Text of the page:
Sensitivity of MRI Tumor Biomarkers to VEGFR Inhibitor Therapy in an Orthotopic Mouse Glioma Model

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DOI: 10.1371/journal.pone.0017228 · Source: PubMed
Abstract
MRI biomarkers of tumor edema, vascular permeability, blood volume, and average vessel caliber are increasingly being employed to assess the efficacy of tumor therapies. However, the dependence of these biomarkers on a number of physiological factors can compromise their sensitivity and complicate the assessment of therapeutic efficacy. Here we examine the response of these MRI tumor biomarkers to cediranib, a potent vascular endothelial growth factor receptor (VEGFR) inhibitor, in an orthotopic mouse glioma model. A significant increase in the tumor volume and relative vessel caliber index (rVCI) and a slight decrease in the water apparent diffusion coefficient (ADC) were observed for both control and cediranib treated animals. This contrasts with a clinical study that observed a significant decrease in tumor rVCI, ADC and volume with cediranib therapy. While the lack of a difference between control and cediranib treated animals in these biomarker responses might suggest that cediranib has no therapeutic benefit, cediranib treated mice had a significantly increased survival. The increased survival benefit of cediranib treated animals is consistent with the significant decrease observed for cediranib treated animals in the relative cerebral blood volume (rCBV), relative microvascular blood volume (rMBV), transverse relaxation time (T2), blood vessel permeability (K(trans)), and extravascular-extracellular space (ν(e)). The differential response of pre-clinical and clinical tumors to cediranib therapy, along with the lack of a positive response for some biomarkers, indicates the importance of evaluating the whole spectrum of different tumor biomarkers to properly assess the therapeutic response and identify and interpret the therapy-induced changes in the tumor physiology.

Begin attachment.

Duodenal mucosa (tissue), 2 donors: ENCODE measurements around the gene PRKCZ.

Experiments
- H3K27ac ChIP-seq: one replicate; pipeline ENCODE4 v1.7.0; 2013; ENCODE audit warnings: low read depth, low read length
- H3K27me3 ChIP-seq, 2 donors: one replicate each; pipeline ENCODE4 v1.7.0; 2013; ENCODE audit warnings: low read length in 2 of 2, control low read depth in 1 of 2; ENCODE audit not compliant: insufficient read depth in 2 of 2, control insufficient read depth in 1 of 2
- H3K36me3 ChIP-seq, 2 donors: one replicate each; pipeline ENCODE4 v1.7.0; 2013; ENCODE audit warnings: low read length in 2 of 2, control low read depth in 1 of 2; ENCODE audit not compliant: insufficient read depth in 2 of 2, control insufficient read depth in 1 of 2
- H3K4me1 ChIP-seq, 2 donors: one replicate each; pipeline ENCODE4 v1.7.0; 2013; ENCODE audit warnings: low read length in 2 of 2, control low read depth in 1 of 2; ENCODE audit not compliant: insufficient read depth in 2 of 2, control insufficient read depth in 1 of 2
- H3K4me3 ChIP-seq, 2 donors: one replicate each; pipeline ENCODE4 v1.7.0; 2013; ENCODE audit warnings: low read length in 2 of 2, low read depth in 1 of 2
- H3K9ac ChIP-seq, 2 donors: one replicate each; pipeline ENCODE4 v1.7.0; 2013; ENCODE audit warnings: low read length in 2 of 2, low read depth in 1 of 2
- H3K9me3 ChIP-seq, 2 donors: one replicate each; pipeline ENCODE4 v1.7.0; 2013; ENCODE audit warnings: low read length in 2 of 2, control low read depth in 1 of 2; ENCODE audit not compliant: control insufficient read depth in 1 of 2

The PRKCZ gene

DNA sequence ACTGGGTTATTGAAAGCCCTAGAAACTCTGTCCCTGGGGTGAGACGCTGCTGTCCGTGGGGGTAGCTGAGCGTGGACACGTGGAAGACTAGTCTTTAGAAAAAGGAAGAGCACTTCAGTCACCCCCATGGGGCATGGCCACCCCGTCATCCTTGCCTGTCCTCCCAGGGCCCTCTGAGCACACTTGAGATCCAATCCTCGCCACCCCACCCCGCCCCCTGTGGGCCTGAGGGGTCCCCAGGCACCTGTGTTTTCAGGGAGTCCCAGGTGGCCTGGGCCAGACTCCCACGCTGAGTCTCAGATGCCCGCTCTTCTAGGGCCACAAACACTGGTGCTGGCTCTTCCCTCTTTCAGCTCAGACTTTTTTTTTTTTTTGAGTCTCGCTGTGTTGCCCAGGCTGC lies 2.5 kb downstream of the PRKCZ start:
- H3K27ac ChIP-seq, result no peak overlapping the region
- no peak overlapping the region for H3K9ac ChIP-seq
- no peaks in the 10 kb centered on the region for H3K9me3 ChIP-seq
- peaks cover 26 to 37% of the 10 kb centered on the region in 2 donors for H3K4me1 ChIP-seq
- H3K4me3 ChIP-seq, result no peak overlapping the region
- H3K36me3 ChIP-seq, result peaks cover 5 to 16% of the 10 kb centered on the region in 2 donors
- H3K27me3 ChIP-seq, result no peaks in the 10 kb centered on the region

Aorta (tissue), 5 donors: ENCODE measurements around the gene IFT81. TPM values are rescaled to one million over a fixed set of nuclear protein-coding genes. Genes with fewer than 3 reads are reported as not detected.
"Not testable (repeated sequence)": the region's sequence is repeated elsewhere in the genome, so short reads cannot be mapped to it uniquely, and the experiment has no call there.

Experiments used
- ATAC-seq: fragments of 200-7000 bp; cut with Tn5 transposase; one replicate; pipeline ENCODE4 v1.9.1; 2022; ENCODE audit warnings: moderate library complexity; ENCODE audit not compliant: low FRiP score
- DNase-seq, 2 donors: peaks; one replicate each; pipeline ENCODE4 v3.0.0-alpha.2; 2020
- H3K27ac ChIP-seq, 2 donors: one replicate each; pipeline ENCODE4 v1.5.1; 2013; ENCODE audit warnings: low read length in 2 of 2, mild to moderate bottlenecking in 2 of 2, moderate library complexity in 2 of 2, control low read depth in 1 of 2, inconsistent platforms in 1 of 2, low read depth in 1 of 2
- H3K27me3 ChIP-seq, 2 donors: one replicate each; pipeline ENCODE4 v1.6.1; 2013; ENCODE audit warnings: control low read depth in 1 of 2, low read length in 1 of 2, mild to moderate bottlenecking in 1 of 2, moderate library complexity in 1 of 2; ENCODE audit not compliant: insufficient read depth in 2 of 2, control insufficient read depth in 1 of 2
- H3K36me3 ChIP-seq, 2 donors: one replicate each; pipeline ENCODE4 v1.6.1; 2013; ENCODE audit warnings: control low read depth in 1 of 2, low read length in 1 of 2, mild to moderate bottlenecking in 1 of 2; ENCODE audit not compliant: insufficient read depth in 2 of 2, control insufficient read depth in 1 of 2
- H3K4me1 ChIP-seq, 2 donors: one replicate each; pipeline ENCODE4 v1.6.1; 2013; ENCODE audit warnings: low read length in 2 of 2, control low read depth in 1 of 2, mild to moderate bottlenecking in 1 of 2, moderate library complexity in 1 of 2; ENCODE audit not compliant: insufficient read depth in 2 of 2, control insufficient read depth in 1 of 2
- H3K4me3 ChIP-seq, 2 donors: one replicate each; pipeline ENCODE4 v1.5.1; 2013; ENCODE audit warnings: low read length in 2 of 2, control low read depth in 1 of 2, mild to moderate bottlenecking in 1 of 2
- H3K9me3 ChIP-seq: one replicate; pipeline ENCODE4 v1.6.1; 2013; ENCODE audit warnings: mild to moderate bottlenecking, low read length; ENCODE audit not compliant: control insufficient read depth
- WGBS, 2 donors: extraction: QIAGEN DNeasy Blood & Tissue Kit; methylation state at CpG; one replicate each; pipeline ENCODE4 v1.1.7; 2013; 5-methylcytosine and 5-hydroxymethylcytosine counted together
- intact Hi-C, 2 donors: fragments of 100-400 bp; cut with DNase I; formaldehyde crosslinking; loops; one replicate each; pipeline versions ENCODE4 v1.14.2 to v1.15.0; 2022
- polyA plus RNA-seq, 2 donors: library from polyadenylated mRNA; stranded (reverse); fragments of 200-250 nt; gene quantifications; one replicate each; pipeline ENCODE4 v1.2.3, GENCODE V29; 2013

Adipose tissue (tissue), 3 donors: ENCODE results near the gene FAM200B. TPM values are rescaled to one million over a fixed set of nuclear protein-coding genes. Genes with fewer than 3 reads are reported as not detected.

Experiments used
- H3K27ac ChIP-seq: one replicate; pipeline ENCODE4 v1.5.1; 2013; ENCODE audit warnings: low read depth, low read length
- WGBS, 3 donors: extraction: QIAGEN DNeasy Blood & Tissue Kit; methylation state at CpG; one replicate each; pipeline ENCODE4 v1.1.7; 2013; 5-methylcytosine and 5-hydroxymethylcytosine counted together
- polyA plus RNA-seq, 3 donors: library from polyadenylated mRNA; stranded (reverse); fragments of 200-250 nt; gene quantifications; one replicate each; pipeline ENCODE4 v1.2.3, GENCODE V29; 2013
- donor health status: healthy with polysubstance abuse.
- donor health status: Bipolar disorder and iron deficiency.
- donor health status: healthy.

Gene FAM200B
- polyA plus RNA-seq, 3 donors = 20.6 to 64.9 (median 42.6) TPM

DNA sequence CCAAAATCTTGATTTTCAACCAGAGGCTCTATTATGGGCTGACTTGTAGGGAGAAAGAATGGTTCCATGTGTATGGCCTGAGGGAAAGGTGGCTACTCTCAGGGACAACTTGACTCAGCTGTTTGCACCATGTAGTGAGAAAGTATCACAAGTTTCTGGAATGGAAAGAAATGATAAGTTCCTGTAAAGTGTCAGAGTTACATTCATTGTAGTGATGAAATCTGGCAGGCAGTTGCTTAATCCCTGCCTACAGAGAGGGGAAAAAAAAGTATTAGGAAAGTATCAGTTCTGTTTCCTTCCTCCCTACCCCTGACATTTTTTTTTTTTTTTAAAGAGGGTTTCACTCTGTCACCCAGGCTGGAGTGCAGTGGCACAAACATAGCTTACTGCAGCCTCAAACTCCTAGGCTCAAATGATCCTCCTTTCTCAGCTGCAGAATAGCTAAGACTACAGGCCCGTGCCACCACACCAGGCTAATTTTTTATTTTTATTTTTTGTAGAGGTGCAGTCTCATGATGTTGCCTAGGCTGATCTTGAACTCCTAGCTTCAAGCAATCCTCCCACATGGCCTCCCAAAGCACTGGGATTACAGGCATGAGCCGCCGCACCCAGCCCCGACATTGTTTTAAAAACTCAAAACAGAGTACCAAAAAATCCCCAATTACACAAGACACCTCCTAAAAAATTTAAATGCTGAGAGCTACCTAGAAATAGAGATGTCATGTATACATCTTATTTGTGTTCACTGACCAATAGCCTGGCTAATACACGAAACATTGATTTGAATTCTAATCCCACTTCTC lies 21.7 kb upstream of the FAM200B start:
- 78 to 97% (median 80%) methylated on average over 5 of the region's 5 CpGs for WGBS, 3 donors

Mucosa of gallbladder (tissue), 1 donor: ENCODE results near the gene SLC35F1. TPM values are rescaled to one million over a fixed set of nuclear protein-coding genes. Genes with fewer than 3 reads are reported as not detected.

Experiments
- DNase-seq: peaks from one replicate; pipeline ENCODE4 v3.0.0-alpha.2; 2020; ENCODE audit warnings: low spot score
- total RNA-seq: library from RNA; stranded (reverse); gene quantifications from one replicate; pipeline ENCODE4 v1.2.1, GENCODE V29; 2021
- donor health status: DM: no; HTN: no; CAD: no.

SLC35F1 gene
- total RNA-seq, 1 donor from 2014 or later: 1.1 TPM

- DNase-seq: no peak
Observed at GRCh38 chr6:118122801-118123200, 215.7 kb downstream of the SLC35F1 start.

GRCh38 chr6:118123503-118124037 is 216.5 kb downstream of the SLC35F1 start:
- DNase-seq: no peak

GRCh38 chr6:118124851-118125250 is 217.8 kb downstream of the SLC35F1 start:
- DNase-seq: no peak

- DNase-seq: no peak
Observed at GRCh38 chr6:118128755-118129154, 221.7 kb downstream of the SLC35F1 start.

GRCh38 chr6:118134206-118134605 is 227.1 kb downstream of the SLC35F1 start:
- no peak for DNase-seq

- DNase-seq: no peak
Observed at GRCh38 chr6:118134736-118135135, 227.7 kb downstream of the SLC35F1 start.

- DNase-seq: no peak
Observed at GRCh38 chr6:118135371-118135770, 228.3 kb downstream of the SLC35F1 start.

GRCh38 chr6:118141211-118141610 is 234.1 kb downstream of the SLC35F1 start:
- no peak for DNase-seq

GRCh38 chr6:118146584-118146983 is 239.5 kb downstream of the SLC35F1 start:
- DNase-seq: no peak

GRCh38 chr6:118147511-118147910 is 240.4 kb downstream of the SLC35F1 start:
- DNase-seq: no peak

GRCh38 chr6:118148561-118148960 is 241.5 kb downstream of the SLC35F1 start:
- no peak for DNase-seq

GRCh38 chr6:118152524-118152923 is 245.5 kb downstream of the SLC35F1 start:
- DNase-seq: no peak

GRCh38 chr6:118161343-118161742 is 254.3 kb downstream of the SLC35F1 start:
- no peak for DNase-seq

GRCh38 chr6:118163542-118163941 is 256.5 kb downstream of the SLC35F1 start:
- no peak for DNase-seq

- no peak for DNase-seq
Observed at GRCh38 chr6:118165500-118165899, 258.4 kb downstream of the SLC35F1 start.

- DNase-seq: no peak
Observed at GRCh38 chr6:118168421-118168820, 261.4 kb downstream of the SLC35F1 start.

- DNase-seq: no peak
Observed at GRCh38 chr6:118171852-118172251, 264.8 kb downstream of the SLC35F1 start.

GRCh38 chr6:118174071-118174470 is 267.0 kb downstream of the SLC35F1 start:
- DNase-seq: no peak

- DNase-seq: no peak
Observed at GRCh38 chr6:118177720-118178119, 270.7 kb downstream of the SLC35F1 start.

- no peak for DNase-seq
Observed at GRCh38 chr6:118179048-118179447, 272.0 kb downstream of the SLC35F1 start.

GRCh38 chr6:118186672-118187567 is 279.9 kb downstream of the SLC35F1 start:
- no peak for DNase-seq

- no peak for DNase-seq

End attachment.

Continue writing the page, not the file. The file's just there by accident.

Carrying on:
Figures

Sensitivity of MRI Tumor Biomarkers to VEGFR Inhibitor
Therapy in an Orthotopic Mouse Glioma Model
Christian T. Farrar
1
*
.
, Walid S. Kamoun
2.
, Carsten D. Ley
2.
, Young R. Kim
1
, Ciprian Catana
1
, Seon J.
Kwon
1
, Bruce R. Rosen
1
, Rakesh K. Jain
2
, A. Gregory Sorensen
1
1 Department of Radiology, Athinoula A. Martinos Center for Biomedical Imaging, Massachusetts General Hospital, Charlestown, Massachusetts, United States of America,
2 Edwin L. Steele Laboratory for Tumor Biology, Department of Radiation Oncology, Massachusetts General Hospital, Boston, Massachusetts, United States of America
Abstract
MRI biomarkers of tumor edema, vascular permeability, blood volume, and average vessel caliber are increasingly being
employed to assess the efficacy of tumor therapies. However, the dependence of these biomarkers on a number of
physiological factors can compromise their sensitivity and complicate the assessment of therapeutic efficacy. Here we
examine the response of these MRI tumor biomarkers to cediranib, a potent vascular endothelial growth factor receptor
(VEGFR) inhibitor, in an orthotopic mouse glioma model. A significant increase in the tumor volume and relative vessel
caliber index (rVCI) and a slight decrease in the water apparent diffusion coefficient (ADC) were observed for both control
and cediranib treated animals. This contrasts with a clinical study that observed a significant decrease in tumor rVCI, ADC
and volume with cediranib therapy. While the lack of a difference between control and cediranib treated animals in these
biomarker responses might suggest that cediranib has no therapeutic benefit, cediranib treated mice had a significantly
increased survival. The increased survival benefit of cediranib treated animals is consistent with the significant decrease
observed for cediranib treated animals in the relative cerebral blood volume (rCBV), relative microvascular blood volume
(rMBV), transverse relaxation time (T2), blood vessel permeability (K
trans
), and extravascular-extracellular space (n
e
). The
differential response of pre-clinical and clinical tumors to cediranib therapy, along with the lack of a positive response for
some biomarkers, indicates the importance of evaluating the whole spectrum of different tumor biomarkers to properly